Winter brings the season of candy canes, holiday music, evergreen and sparkling lights. Unfortunately it also brings the season of colds and flu. We can get a cold or the flu anytime of the year but our risks are higher this time of year. Scientists have proposed a few different reasons for this seasonal increase including colder air with less humidity decreasing our ability to clear viruses from our nasal passages as easily as when it’s warmer and less dry. There is also the fact that we tend to spend more time indoors than we do in the summer, in closer quarters which results in an increase risk of exposure from others as well as the possibility of lower Vitamin D levels.
What can you do to try and prevent catching one of these not so fun viruses? There is always the option of the flu vaccine which most of us know is not 100% protection due to the constant changing and mutating of the flu viruses. And there’s no vaccine available for the common cold. Fortunately there’s lots of prevention tools available to help ward off the unwanted invaders. Let’s start with the basics:
This is common sense but it’s shocking how many don’t utilize these basic tools. Start with washing your hands frequently with warm water and lots of soap. Avoid touching your face – eyes, nose, and mouth in particular. If you are sneezing or coughing, cover that cough/sneeze with your elbow, a tissue, or in your shirt to avoid spreading those germs to others.
Getting good, quality sleep is a must for a strong, healthy immune system. Not enough sleep can decrease your infection-fighting antibodies and cells thus increasing your chances of becoming sick when exposed to viruses as well as slowing your recovery. Making sleep a priority during this season of busy, often overbooked schedules and parties can be difficult but nothing is going to force you into slowing down like a nasty cold!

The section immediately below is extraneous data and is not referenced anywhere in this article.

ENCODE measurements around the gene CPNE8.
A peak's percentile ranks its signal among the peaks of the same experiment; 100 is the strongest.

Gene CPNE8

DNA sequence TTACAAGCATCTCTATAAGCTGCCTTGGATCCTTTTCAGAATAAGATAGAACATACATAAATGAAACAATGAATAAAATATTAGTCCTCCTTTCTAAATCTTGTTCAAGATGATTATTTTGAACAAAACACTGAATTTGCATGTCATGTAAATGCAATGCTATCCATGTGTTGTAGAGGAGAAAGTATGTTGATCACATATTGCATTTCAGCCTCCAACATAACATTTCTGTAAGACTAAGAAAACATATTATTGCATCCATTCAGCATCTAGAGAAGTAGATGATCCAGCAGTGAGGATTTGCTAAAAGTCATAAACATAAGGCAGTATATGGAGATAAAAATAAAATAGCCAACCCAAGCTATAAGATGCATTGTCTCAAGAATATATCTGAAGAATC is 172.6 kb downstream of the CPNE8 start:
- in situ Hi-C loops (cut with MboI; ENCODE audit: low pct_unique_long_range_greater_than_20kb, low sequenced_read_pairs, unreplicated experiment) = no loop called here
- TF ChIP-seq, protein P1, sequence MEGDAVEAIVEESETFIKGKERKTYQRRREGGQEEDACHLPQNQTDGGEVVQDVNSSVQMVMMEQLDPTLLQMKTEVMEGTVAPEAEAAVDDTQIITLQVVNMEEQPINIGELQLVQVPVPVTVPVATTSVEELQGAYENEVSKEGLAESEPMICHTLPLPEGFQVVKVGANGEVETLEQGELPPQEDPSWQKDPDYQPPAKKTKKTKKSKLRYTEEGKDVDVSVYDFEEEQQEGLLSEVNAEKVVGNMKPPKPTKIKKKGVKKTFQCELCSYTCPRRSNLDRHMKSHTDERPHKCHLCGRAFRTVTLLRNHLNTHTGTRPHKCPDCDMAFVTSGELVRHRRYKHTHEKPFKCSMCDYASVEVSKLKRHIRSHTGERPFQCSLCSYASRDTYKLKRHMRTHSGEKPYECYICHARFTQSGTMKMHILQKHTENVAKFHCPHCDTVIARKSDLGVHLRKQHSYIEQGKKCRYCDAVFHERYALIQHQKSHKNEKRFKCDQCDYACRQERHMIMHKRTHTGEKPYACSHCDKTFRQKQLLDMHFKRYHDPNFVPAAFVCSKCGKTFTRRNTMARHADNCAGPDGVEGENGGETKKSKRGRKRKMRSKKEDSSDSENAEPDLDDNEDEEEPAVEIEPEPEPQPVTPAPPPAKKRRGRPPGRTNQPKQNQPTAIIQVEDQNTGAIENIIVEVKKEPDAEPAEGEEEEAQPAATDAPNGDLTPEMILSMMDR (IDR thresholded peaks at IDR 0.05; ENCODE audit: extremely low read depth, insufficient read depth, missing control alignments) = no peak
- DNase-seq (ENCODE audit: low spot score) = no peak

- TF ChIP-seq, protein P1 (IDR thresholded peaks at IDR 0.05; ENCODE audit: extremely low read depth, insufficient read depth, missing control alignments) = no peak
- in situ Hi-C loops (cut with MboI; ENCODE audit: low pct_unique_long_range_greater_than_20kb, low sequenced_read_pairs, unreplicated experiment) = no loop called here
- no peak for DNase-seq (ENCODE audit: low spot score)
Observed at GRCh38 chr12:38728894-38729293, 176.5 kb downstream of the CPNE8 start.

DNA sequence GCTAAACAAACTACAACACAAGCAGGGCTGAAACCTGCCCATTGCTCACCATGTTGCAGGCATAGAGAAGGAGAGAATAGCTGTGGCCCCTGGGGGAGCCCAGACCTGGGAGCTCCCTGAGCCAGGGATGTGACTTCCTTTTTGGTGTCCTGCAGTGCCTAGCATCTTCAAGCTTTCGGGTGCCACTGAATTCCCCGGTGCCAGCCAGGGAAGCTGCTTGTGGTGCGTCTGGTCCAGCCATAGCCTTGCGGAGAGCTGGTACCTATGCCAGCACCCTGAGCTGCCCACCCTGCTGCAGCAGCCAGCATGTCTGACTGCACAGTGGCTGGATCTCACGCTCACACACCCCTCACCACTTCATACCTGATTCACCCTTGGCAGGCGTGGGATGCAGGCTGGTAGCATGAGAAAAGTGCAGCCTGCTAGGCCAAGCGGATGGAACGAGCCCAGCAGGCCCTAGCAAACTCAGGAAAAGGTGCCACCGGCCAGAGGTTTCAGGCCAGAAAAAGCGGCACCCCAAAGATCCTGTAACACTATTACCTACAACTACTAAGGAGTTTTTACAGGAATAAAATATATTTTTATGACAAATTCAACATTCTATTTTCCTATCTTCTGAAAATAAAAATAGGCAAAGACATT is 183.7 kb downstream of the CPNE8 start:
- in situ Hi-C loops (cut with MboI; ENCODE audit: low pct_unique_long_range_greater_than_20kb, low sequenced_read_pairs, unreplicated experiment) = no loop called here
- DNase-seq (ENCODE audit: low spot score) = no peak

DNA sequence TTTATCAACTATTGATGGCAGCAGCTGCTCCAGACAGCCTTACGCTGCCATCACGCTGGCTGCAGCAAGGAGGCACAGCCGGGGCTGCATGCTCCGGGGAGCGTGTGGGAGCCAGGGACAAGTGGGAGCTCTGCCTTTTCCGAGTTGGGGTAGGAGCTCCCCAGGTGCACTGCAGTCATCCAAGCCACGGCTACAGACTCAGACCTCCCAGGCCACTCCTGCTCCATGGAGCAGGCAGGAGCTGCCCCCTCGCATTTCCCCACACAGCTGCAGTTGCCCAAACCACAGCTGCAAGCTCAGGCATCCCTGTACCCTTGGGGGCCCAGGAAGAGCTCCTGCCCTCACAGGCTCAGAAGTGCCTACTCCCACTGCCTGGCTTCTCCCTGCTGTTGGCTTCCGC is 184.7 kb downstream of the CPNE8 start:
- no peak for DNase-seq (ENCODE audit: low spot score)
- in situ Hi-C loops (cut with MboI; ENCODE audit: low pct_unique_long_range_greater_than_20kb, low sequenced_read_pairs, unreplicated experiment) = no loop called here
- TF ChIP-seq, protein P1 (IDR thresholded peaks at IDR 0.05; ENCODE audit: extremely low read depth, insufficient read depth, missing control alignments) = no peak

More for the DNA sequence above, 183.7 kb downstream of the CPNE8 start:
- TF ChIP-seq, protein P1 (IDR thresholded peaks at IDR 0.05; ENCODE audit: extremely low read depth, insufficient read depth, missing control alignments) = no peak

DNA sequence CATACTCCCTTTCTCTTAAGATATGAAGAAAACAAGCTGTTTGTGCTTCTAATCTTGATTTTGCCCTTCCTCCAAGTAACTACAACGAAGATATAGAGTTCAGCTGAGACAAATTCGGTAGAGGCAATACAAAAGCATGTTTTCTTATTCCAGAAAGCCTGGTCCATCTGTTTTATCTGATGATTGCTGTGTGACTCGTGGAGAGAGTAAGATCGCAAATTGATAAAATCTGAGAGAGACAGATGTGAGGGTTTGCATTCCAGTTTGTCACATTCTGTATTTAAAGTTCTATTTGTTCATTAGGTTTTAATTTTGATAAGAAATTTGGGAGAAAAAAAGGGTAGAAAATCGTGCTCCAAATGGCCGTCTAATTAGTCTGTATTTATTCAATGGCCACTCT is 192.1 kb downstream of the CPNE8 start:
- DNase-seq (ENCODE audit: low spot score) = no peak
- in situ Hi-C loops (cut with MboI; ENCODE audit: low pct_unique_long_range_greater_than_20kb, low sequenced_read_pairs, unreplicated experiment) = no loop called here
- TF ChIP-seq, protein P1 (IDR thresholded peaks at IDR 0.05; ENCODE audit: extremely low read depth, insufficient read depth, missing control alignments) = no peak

The holidays can be very stressful whether it’s a time of year you enjoy or not. The field of psychoneuroimmunology has done a lot of research on the impact of stress and your immune system. And yep, you guessed it, both acute and chronic stress lower production of important virus (and bacteria) fighting cells. Stress decreases ALL aspects of immune functioning. Stress management is important all year round but in this season when stress can be even higher and exposures to viruses is also higher, these tools become critical. This is often a trial and error process determining what works best for you. Establishing a daily routine, daily movement/exercise, mediation, deep breathing exercises, and a gratitude practice are just a few of the many options that help lower the stress response. There will always be daily stress but the key is how we respond to that stress.
During a season of “excess”, moderation is key. Eating a lot of sugar and processed foods reduces your healthy gut bacteria which is where the majority of your immune functioning begins. So bad diet = bad gut bacteria = poor functioning immune system. And proper hydration is also crucial. Proper water intake helps thin out nasal mucus which in turn helps the clearance of the “unwanted”. The general rule is 1/2 your body weight in ounces but depending on your current intake, you might need to work up to this. And remember both alcohol and caffeine are dehydrating so don’t count as fluid intake!
A little beyond the basics
Some other prevention tools are taking regular Vitamin D, probiotics and doing daily nasal rinses or the use of a nasal saline spray. Vitamin C, zinc and/or elderberry syrup can be useful especially if you think you have been exposed and are trying to ward it off. Fresh ginger tea is good for the tummy as well as antimicrobial.
Remember to always check in with your doctor before starting a new supplement and feel free to consult with one of the doctors at True Health Medicine, PC for other ways to boost your immune system this season.